I'm from the East Coast. And I went to dental school at Tufts. And I feel like I got an incredible education there. But one thing that isn't taught and emphasized is the airway and the functional component of the tongue. And I think, and I hope, that education will be changing. But 10 years ago, when I graduated, I didn't know anything about this.
So my experience started with the birth of my son two years ago, and I had a fairly simple, natural birth. I did have some intervention with medication towards the end of like 30-something hour labor, so the grand scheme of things is not as long as other people.
So overall, I'd say my birth was fairly easy my son came, and he didn't have any problem latching, but he just didn't seem as happy as he could be. He was kind of gassy, kind of fussy, and kind of fell asleep during feedings. And I was concerned, and it was a nurse on day two who said, oh, he seems to have a mild tongue tie and a mild lip tie. And everybody else said it was okay. The pediatrician said it was okay. Lactation said it was okay. And so from there, I was like, Okay, I guess everything's okay. But I was fortunate enough, being in the dental space, that I have some incredible pediatric dentist friends who were a little more forward-thinking, and they were able to say you need to have that evaluated and you likely need to have it treated. And after I had him treated, he instantly changed.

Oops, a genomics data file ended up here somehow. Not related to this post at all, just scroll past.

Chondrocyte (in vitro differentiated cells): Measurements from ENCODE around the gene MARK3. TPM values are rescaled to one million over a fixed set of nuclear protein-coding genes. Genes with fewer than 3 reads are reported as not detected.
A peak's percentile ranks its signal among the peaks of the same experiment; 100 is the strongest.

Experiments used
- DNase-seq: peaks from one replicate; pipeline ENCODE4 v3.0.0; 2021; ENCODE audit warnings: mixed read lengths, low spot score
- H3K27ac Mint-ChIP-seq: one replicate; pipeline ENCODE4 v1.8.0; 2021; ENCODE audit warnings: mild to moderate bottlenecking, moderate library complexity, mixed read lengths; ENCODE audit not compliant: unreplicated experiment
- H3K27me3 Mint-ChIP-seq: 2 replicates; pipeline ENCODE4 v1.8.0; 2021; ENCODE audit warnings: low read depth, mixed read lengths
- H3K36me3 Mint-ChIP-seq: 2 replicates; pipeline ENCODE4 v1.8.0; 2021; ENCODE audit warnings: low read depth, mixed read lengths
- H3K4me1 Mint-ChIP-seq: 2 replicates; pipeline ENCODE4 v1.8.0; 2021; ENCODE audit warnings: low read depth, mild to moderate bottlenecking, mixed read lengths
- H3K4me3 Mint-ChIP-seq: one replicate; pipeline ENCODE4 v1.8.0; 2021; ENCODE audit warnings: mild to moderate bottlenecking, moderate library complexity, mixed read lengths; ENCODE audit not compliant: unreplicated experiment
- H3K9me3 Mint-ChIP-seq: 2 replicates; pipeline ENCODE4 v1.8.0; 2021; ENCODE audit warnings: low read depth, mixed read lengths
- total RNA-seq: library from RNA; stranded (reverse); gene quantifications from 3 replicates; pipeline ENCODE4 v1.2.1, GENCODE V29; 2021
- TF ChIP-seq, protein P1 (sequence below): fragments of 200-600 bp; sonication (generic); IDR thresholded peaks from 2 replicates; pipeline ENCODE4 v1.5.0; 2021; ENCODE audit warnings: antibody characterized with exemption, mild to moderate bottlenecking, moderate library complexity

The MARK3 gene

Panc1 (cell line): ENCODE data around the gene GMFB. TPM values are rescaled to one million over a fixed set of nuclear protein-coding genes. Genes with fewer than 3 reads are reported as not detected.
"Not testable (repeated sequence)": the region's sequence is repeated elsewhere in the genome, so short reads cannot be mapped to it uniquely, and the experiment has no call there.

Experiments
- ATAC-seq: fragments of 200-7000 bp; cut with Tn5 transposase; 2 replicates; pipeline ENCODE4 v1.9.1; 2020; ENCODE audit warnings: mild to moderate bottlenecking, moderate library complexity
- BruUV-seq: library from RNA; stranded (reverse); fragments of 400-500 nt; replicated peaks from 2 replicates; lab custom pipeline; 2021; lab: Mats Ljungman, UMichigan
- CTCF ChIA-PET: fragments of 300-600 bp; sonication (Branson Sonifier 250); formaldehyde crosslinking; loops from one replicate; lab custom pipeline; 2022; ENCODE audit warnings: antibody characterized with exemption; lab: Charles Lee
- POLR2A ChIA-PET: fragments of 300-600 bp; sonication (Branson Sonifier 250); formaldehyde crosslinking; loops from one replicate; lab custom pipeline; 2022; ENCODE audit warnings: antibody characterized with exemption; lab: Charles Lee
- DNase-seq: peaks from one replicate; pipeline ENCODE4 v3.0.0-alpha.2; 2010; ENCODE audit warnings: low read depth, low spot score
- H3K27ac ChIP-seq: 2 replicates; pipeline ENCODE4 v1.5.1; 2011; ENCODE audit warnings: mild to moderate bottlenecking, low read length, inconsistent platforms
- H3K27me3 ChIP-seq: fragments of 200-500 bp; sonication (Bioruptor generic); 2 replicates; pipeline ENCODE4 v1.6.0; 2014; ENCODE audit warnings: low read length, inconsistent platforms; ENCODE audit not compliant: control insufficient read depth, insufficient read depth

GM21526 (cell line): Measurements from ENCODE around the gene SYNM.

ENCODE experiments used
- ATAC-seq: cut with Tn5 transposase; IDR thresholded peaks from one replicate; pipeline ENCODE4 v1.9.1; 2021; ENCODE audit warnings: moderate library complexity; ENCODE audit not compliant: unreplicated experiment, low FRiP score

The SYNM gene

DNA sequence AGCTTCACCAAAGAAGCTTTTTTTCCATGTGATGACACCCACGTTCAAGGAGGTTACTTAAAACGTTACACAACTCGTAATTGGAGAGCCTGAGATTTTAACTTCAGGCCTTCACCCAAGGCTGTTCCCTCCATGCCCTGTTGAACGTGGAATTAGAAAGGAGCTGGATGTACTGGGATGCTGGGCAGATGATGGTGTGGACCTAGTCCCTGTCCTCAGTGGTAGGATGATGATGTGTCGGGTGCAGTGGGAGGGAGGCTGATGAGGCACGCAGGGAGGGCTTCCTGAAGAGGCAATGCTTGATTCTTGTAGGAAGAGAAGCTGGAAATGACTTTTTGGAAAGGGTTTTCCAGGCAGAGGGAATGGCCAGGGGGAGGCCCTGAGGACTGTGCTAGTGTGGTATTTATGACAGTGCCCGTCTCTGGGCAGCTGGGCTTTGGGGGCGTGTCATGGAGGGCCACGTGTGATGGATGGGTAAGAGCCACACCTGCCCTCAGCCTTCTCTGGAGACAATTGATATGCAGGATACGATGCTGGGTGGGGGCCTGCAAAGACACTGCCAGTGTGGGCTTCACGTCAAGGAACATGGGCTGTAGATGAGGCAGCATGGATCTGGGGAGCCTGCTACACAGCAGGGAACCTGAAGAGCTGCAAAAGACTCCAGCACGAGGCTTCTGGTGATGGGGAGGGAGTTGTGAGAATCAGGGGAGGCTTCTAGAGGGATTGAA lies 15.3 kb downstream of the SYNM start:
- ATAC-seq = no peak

He started sleeping better; gassiness, fussiness, clicking, and also the kind of falling asleep at the breast that he was having all went down.
Well, three days after he had his release, my father-in-law had a fatal heart attack. Luckily in the doorway of the emergency room. He threw a blood clot from afib, and he had years of untreated sleep apnea. He had a stutter and has had a stutter for his entire life. And that affected him a lot growing up, and he was lucky enough to survive after coding twice, fractured ribs collapsed lungs, and six days in a medically induced coma. And what does that do to a 70-something-year-old body? If we had only looked at things earlier, could we have prevented this problem?